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Probability Current in Quantum Mechanics In nonrelativistic 1D quantum mechanics, consider the probability of finding a particle in the interval \([x_1, x_2]\): \[ P_{x_1,x_2} = \int_{x_1}^{x_2} |\Psi(x,t)|^2\, \text{d}x. \] It is interesting to look at how this probability changes in time. Taking a time derivative, and using the Schrodinger equation \[ i \hbar \partial_t \Psi = \frac{-\hbar^2}{2m} \partial_x^2 \Psi + V \Psi \] to simplify things, we get (assuming a real potential) \[ \frac{d P_{x_1, x_2}}{dt} = \frac{\hbar}{2mi}\int_{x_1}^{x_2} \left[ (\partial_x^2 \Psi^*) \Psi - (\partial_x^2 \Psi) \Psi^* \right] \, \text{d}x \] where since \[ \left[ (\partial_x^2 \Psi^*) \Psi - (\partial_x^2 \Psi) \Psi^* \right] = \partial_x \left[ (\partial_x \Psi^*) \Psi - (\partial_x \Psi) \Psi^*\right], \] we can write this as \[ \frac{d P_{x_1, x_2}}{dt} = J(x_1, t) - J(x_2, t), \] where \[ J(x,t) = \frac{\hbar}{2mi} (\Psi^* \partial_x \Psi - \Psi \partial_x \Psi^*) \] is called the “probability current.

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I once read, though I cannot now recall where, that an appropriate purgatory for theologians would be forcing them to read all of the words ever written on the Filioque.

If that is so, then an appropriate purgatory for physicists would be forcing them to read all of the words ever written on the interpretation of quantum mechanics.

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I am teaching undergraduate quantum mechanics for the first time this semester. One thing I have discovered is that it is very easy to make mistakes when talking about quantum mechanics. Not mathematical mistakes (the math is fairly straightforward), but conceptual mistakes in the interpretation of the mathematics. I was therefore pleased to read a recent paper by Blake Stacey entitled “Misreading EPR: Variations on an Incorrect Theme.” The “EPR” in the title stands for Einstein-Podolsky-Rosen (Einstein and his two postdocs at the time), and is used as shorthand for a famous thought-experiment these three published in 1935.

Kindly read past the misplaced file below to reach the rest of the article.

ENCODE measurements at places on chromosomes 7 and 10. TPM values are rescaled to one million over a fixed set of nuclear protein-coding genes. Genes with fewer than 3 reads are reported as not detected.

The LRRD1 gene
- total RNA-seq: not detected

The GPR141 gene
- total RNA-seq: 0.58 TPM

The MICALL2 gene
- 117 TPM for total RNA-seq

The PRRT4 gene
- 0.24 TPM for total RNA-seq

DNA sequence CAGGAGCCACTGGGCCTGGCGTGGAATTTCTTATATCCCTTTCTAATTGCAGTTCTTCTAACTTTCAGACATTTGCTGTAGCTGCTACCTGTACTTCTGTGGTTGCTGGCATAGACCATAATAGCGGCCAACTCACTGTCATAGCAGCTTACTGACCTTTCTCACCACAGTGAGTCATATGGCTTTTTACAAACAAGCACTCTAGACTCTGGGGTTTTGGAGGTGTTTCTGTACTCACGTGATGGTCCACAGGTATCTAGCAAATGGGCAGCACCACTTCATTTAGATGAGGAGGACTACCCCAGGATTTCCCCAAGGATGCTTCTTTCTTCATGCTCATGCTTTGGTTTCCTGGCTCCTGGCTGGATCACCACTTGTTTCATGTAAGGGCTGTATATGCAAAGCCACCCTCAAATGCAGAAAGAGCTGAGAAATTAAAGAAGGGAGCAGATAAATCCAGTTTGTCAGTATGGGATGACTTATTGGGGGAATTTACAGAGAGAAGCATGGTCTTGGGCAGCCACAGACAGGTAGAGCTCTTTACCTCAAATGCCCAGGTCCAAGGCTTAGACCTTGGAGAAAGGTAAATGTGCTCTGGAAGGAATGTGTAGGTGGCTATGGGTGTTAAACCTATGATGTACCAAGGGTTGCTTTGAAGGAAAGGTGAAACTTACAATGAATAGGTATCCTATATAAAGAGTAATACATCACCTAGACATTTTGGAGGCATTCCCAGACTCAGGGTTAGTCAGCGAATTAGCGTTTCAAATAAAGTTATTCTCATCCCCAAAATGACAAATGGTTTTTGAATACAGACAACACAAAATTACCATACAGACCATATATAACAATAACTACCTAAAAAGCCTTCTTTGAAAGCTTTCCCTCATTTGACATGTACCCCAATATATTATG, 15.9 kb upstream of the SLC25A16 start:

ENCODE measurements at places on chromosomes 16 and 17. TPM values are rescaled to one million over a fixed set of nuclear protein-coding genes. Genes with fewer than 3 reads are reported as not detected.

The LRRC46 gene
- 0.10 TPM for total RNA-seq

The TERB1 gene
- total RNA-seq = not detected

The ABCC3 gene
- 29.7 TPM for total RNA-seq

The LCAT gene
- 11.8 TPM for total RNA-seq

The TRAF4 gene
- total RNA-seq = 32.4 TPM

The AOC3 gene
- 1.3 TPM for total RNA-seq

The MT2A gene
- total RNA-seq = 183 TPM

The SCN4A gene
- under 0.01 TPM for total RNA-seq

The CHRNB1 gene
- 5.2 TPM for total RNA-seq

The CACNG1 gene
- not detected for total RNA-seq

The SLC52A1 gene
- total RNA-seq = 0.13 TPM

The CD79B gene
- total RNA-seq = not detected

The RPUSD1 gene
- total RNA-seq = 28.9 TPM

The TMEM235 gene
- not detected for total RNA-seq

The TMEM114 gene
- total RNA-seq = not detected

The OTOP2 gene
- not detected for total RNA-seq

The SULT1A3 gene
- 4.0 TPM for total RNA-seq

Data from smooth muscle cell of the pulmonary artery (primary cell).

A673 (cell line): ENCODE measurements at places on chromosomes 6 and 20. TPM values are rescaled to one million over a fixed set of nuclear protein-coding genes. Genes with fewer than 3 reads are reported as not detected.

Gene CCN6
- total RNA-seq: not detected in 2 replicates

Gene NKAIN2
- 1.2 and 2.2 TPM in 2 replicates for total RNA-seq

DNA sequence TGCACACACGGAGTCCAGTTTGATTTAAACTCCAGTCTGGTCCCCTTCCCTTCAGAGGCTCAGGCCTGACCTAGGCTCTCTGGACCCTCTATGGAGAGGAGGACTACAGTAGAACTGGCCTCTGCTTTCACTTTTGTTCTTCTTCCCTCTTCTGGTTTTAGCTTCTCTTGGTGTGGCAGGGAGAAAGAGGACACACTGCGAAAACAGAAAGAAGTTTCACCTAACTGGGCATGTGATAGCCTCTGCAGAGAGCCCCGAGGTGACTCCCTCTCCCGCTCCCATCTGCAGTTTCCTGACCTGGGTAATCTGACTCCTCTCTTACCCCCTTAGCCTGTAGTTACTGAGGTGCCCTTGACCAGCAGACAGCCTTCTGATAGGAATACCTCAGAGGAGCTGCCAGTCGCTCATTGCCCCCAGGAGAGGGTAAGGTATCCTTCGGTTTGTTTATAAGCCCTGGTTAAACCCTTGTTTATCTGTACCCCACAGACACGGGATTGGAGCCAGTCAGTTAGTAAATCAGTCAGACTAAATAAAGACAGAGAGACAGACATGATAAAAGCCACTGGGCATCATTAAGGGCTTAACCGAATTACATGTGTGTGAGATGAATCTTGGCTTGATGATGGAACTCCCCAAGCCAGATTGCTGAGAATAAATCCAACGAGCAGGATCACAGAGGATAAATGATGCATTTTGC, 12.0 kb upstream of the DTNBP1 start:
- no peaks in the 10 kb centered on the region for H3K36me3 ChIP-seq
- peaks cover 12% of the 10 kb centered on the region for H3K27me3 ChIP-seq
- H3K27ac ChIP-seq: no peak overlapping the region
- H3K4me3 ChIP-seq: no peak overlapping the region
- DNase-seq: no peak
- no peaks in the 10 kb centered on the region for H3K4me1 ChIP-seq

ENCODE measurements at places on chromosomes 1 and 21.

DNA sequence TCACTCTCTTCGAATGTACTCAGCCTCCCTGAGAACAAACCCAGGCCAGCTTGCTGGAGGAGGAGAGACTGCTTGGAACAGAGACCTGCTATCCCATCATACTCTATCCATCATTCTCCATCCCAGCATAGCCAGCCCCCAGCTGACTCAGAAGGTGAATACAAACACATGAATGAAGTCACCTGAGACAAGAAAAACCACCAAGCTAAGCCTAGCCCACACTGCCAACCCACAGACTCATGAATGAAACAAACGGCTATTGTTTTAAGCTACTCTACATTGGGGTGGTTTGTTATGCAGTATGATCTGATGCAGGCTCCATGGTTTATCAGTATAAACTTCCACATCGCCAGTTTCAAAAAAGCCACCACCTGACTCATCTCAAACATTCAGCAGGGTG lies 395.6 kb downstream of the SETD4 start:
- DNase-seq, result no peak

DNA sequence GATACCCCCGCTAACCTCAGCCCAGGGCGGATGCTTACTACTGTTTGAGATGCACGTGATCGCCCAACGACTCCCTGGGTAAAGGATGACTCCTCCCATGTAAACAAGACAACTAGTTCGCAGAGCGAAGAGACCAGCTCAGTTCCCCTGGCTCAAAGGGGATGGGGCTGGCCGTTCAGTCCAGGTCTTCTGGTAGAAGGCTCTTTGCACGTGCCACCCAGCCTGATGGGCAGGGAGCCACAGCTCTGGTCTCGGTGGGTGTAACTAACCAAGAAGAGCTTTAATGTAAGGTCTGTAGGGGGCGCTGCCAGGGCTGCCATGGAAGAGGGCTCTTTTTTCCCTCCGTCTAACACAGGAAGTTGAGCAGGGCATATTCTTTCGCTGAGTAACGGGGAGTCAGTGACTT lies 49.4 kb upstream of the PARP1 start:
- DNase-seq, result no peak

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What is the equation of a straight line in the complex plane? There are many different forms, but I want to look at some of the simplest ones. If you know the slope \(m \in \mathbb{R}\) and intercept \(b \in \mathbb{R}\) of the line, you can write an equation in parametric form \[ z = x + i (m x + b) ,\] where \(x \in \mathbb{R}\) and \(z \in \mathbb{C}\).

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Two random variables \(X\) and \(Y\) can be conditionally independent given the value of a third random variable \(Z\), while remaining dependent variables not given \(Z\). I came across this idea while reading a paper called “The Wisdom of Competitive Crowds” by Lichtendahl, Grushka-Cockayne, and Pfeifer (abstract here). I’m sure it is a familiar idea to those with more of a formal background in statistics than me, but it was the first time I had seen it.

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